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Inside the Ballpark, a Blessing

On this summer night, 'God Bless America' becomes a song of peace, rather than an anthem of vengeance.

July 13, 2002|TOM EHRICH | RELIGION NEWS SERVICE

DURHAM, N.C. — We settle into seats near the bull, which looms over the left-field wall and puffs smoke each time the Bulls hit a home run.

I wonder if we will be a target, sitting here on the Fourth of July. Ten thousand people in one place--easy pickings. Not the Mall in Washington, D.C., but easier to breach.

No, we're too small for a terrorist's attention. Bigger targets abound. But if the next shoe does fall here, we will deal with it.

I am scribbling lineups into my scorecard when we stand and join a men's chorus in the National Anthem. They're a great choice--not some fading rocker grabbing headlines, but a church chorus accustomed to helping other people sing.

On the field, ballplayers stand at attention before an enormous 50-star American flag hanging over right field, a flag much larger than the tattered 15-star banner that waved over Baltimore after shelling by British troops in 1814.

Next to each player stands his Little League "escort," also at attention, cap over heart. In the stands people sing. Nobody is fidgeting this year. Memories of 9/11 are fresh.

Tonight's pitching is weak. The base paths are busy. So is Section 213, where vendors, restless kids and hungry grown-ups form a constant parade.

Freedom is chaotic, offensive to the orderly. Freedom might begin in the brave signing of noble documents, but it plays out in what Thomas Jefferson called "human events."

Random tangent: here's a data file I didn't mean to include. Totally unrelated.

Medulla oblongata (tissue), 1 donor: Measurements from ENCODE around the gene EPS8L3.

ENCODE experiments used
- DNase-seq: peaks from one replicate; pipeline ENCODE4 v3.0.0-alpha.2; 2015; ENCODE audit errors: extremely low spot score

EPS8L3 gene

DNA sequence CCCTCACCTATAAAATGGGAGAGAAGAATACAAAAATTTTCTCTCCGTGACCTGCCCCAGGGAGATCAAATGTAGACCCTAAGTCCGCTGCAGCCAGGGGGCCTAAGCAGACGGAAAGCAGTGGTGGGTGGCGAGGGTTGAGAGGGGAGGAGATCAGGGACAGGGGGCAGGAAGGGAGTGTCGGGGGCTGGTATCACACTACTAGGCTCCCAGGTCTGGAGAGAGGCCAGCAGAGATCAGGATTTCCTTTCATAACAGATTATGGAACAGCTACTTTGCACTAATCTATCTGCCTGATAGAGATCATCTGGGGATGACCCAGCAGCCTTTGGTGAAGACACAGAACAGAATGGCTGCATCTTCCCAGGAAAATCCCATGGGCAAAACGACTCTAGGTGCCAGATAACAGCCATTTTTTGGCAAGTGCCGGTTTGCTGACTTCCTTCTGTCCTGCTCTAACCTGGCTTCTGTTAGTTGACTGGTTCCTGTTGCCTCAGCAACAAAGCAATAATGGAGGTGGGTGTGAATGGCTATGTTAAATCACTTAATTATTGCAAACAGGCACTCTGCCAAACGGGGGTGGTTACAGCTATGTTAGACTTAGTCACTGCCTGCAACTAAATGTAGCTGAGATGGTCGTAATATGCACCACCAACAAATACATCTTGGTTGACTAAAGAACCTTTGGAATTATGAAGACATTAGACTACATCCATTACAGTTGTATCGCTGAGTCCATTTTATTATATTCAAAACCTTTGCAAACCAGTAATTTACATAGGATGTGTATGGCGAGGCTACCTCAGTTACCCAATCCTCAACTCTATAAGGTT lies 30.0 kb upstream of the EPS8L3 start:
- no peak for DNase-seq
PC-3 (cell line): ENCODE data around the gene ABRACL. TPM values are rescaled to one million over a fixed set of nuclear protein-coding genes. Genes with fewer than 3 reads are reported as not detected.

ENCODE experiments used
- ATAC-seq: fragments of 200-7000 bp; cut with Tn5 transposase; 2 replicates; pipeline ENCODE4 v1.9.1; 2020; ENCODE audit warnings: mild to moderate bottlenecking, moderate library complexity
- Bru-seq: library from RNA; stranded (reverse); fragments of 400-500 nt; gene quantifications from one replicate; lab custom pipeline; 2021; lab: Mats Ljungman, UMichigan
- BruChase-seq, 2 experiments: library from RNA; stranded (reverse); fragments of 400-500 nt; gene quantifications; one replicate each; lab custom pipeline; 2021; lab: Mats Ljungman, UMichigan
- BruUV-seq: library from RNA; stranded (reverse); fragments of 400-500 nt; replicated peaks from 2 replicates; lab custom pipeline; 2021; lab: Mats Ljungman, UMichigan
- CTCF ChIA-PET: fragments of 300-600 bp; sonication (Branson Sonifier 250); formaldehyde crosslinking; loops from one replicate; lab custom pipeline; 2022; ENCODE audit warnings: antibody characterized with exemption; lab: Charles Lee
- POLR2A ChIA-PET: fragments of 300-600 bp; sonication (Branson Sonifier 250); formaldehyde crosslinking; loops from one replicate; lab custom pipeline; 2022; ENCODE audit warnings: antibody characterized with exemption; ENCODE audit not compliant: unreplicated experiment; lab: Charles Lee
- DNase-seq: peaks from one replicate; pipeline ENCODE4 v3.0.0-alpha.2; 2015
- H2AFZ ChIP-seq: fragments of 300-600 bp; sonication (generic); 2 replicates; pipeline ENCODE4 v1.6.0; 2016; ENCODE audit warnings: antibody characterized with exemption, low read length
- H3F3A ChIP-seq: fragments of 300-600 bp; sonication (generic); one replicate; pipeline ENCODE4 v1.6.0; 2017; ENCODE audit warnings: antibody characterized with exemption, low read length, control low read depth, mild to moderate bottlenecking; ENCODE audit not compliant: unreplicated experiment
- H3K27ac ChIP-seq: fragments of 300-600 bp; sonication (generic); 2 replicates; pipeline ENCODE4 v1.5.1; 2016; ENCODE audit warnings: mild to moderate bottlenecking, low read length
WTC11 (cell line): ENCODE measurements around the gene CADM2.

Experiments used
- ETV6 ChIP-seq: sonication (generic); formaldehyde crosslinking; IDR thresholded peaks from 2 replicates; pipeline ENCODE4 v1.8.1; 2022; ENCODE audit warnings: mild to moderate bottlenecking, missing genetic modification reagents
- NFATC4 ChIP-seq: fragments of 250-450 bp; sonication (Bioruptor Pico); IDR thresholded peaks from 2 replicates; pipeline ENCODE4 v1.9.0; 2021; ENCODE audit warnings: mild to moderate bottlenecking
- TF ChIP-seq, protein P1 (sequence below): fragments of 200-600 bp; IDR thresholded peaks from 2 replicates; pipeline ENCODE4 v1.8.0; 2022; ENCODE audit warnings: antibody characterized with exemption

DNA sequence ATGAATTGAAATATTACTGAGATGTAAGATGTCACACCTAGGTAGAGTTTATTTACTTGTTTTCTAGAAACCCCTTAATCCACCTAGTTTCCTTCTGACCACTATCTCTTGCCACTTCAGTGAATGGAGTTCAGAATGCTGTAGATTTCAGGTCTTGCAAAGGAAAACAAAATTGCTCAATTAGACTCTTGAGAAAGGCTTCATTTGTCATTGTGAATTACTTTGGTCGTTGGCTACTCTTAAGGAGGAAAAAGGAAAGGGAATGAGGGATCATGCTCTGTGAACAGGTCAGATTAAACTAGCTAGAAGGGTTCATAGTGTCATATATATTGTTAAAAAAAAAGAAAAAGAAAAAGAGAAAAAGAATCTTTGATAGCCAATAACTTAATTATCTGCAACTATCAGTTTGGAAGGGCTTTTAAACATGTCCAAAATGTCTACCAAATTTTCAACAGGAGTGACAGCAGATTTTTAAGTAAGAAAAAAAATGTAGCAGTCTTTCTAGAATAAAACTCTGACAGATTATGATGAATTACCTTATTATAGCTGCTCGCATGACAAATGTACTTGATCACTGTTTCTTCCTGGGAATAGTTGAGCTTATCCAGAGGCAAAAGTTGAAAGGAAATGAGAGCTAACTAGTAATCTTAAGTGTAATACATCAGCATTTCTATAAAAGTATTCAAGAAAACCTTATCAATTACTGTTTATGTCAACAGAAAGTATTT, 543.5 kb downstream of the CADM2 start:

For the seventh-inning stretch, we don't proceed immediately to "Take Me Out to the Ballgame." First we join in "God Bless America." Composed in 1918 by a 30-year-old Jewish immigrant as a show tune, "God Bless America" was revived in 1938, as world war loomed, and introduced by Kate Smith on her radio broadcast. Irving Berlin dedicated his hit's royalties to the Boy Scouts and Girl Scouts of America.

Freedom is that cantor's son escaping pogroms in Jew-hating Russia, looking beyond his Jew-hating Roman Catholic in-laws, composing show tunes like "White Christmas" and "Easter Parade" and patriotic songs without any formal musical credentials.

For a time after Sept. 11, as an angry and perplexed nation rediscovered "God Bless America," some feared it would become an anthem of vengeance. We were under assault by "holy warriors." Would we wage "holy war" in return, resorting to those religious hatreds that so scarred our former homelands?

The answer, tonight, is no. Many an eye is filmy with tears as we invoke God's blessing on our "home sweet home." No rage, no holy war, just gratitude. I hear no shouts against enemies.

On the field I see teammates from Mexico and Texas, enemies in the 1840s; and teammates from Louisiana and Ohio, enemies in the 1860s.

Gratitude and rage are always in tension, as are blessing and curse, peace and war, neighborliness and scapegoating. The balance can shift. If further terrorist attacks come, as zealots turn a nation's freedoms into weapons, Irving Berlin's "song of peace" could quickly become an anthem of war.

That could happen, not because we are a bad people, but because fear always threatens freedom.

Freedom, you see, isn't just throwing off an oppressor's chains. Freedom is restraining oneself in respect for others. Freedom is allowing wars to end. Freedom is resisting the chains we place on our own spirits by hatred, revenge and religious triumphalism.

Freedom is the hard work of stopping terrorists, but also the "soft" work of building a just society hand in hand with people whose faith may disagree with ours.

Freedom is a minor league baseball game ending peacefully on a soft summer night, ballpark lights going out, and Ray Charles singing "America the Beautiful" as fireworks erupt beyond the smoke-breathing bull. His rendition starts with the second verse and concludes with the first. For in America, a blind man of color can say thanks any way he wants.

*

Tom Ehrich is a writer and computer consultant. An Episcopal priest, he lives in Durham, N.C.

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